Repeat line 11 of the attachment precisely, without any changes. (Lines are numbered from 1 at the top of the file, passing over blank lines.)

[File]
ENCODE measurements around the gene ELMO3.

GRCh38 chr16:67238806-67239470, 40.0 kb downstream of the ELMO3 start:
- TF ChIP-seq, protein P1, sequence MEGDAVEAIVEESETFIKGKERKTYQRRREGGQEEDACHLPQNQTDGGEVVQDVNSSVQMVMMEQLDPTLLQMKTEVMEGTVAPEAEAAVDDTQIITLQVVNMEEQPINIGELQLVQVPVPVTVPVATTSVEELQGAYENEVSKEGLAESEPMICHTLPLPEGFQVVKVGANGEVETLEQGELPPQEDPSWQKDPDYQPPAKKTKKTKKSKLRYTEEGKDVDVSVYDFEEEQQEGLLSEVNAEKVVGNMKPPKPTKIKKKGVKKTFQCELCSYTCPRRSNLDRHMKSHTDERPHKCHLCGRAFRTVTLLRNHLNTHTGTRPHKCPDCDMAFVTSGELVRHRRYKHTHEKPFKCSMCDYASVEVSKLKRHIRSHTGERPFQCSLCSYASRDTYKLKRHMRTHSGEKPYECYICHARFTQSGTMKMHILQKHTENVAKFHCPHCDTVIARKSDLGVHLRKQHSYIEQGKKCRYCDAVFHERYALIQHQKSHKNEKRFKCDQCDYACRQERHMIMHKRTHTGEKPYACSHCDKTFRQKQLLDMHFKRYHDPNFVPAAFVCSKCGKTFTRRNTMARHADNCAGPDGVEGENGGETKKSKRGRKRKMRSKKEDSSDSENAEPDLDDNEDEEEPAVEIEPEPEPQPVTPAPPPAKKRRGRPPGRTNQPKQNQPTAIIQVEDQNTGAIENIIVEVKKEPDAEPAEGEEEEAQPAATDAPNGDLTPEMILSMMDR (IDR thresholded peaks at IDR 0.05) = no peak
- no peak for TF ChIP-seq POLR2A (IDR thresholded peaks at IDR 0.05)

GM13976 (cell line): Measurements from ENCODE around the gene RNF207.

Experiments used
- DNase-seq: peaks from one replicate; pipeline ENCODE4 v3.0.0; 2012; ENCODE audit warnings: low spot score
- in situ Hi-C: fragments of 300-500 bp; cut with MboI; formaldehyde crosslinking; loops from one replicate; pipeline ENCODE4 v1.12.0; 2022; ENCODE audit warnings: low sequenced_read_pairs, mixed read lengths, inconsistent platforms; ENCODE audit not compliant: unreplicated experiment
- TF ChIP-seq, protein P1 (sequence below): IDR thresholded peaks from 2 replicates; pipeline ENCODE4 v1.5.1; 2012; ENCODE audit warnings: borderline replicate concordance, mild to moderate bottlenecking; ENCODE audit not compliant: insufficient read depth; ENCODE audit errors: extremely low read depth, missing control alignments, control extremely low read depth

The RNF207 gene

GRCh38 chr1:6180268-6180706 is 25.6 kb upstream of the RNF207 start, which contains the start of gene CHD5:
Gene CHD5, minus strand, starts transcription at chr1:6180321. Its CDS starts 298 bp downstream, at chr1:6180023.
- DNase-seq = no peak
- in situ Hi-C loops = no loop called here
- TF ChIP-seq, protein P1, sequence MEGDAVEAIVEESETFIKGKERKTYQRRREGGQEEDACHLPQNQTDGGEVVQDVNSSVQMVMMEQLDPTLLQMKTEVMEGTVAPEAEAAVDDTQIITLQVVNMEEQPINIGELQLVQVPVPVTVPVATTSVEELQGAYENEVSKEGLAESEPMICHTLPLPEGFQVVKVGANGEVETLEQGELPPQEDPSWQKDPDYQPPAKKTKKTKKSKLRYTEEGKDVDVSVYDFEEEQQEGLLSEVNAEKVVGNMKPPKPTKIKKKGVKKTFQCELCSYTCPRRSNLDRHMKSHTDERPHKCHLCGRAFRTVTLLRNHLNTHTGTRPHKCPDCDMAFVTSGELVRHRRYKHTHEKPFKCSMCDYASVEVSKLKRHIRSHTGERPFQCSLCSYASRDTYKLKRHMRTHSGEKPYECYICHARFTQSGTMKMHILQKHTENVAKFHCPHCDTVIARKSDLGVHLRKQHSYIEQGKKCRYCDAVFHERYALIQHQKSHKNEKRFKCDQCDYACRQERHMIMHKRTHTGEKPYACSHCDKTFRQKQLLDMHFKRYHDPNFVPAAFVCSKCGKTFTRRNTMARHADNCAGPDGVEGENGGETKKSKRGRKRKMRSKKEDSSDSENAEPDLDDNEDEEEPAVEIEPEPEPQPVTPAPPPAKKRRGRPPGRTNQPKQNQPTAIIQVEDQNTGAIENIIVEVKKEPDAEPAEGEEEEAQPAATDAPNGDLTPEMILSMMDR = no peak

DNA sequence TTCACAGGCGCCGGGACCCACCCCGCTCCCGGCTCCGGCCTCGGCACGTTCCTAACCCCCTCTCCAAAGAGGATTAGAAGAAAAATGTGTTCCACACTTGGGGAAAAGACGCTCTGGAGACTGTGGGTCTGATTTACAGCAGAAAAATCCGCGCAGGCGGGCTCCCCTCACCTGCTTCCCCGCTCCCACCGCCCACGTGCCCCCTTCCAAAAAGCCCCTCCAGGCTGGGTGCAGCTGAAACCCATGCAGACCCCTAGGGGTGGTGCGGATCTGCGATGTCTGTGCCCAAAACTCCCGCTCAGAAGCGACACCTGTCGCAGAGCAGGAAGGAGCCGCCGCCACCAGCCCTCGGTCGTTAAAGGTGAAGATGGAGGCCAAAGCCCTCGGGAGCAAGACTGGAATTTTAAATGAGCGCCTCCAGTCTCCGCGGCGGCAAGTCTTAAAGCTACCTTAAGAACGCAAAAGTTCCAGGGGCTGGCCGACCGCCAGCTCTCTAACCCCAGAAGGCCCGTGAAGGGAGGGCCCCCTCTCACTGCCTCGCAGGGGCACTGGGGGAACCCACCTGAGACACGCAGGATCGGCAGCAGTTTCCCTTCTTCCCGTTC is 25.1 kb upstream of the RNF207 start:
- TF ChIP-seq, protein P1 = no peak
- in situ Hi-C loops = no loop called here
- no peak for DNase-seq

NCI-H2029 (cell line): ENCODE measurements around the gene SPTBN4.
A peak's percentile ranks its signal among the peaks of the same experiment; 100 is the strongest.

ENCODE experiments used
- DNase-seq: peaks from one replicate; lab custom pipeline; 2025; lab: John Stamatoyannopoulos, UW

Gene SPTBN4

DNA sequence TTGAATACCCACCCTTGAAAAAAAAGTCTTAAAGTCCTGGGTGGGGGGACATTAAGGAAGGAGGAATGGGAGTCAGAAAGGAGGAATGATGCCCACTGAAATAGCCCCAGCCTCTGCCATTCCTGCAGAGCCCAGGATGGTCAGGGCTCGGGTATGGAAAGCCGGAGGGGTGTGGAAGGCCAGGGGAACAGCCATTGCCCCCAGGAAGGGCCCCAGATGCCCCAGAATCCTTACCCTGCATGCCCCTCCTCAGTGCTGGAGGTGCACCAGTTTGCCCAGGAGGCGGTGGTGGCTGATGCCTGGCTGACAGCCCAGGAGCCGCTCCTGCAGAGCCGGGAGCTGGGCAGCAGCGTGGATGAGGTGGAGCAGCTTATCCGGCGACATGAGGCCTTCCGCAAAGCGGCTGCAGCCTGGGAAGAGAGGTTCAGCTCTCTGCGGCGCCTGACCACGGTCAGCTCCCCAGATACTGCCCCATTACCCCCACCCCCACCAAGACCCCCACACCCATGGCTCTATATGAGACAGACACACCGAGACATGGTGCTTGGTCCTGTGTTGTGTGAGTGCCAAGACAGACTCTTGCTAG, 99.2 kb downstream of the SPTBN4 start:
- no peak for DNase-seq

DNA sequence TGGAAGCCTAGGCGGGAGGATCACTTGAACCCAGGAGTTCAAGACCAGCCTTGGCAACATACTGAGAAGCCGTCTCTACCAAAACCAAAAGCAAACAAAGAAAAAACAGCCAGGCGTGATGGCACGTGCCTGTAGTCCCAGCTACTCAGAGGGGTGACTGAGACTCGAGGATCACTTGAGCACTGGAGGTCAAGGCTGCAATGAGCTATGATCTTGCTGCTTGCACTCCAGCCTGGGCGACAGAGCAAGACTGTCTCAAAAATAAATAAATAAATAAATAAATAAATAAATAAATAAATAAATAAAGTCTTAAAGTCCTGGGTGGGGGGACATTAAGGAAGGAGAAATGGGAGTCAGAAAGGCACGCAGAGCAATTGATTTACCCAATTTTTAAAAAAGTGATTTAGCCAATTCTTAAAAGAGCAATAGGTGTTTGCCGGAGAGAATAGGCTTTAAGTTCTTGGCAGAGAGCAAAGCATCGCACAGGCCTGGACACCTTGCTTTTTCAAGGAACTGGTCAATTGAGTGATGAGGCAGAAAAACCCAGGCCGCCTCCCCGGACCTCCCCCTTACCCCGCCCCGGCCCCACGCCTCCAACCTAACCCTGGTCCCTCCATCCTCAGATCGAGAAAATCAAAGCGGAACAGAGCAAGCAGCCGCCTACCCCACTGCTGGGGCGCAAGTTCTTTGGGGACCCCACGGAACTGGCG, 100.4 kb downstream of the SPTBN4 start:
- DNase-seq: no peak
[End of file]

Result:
GRCh38 chr1:6180268-6180706 is 25.6 kb upstream of the RNF207 start, which contains the start of gene CHD5: